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cre·den·tial (krĭ-dĕnshəl)
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n.
1. That which entitles one to confidence, credit, or authority.
2. credentials Evidence or testimonials concerning one's right to credit, confidence, or authority: The new ambassador presented her credentials to the president.
tr.v. cre·den·tialed, cre·den·tial·ing, cre·den·tials
Usage Problem
To supply with credentials: "trained, professional, credentialed child care" (Lee Salk).

[From Medieval Latin crēdentiālis, giving authority, from crēdentia, trust; see CREDENCE.]

Usage Note: The use of the participle credentialed to refer to certified teachers and other professionals is well established (She became credentialed through a graduate program at a local college), but its more general use to mean "possessing professional or expert credentials" is still widely considered jargon. The sentence The board heard testimony from a number of credentialed witnesses was unacceptable to 85 percent of the Usage Panel in our 1988 survey and to 59 percent in our 2006 survey, indicating that although resistance to it is lessening, its use is still not broadly accepted.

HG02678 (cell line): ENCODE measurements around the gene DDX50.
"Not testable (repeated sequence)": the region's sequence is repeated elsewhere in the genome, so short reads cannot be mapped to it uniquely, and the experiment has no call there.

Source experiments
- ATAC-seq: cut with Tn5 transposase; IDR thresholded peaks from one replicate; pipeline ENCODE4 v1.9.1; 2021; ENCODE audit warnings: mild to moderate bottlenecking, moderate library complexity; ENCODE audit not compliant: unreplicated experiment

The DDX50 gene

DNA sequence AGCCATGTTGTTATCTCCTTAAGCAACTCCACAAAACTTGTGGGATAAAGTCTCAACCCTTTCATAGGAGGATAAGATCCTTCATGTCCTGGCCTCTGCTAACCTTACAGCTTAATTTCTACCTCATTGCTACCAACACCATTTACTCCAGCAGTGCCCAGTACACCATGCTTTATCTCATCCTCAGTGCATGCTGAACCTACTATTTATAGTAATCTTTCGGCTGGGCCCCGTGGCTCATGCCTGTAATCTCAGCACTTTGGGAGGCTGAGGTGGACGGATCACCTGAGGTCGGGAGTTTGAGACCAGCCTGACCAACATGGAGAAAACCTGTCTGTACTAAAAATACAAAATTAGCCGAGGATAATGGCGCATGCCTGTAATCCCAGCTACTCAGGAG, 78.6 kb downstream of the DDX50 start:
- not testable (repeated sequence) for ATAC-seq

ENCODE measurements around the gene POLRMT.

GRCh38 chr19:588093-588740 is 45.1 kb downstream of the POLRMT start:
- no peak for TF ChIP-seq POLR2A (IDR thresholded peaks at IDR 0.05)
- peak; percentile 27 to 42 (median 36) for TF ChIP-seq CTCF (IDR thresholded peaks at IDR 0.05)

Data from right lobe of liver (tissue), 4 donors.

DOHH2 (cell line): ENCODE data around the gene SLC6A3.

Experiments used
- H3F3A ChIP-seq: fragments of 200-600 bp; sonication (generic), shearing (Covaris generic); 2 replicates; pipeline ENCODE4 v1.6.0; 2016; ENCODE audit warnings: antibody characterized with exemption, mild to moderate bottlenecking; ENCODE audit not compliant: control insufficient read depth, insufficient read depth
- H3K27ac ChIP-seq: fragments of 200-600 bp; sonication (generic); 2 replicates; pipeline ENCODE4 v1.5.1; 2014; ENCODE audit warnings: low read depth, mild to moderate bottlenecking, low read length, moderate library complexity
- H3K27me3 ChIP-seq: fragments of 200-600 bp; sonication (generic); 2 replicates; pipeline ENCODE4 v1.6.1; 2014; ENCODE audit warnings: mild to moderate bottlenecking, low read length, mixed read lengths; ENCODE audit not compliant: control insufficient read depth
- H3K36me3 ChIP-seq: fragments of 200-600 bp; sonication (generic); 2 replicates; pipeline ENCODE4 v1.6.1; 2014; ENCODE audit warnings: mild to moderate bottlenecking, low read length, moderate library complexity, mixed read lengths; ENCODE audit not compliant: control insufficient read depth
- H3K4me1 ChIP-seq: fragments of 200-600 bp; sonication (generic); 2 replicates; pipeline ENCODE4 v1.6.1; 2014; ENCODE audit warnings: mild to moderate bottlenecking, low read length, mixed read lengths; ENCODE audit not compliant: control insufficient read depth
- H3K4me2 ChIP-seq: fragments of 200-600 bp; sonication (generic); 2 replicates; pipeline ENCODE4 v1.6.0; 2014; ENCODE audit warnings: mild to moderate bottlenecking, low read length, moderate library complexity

The American Heritage® Dictionary of the English Language, Fifth Edition copyright ©2019 by Houghton Mifflin Harcourt Publishing Company. All rights reserved.
 

Indo-European & Semitic Roots Appendices

    Thousands of entries in the dictionary include etymologies that trace their origins back to reconstructed proto-languages. You can obtain more information about these forms in our online appendices:

    Indo-European Roots

    Semitic Roots

    The Indo-European appendix covers nearly half of the Indo-European roots that have left their mark on English words. A more complete treatment of Indo-European roots and the English words derived from them is available in our Dictionary of Indo-European Roots.

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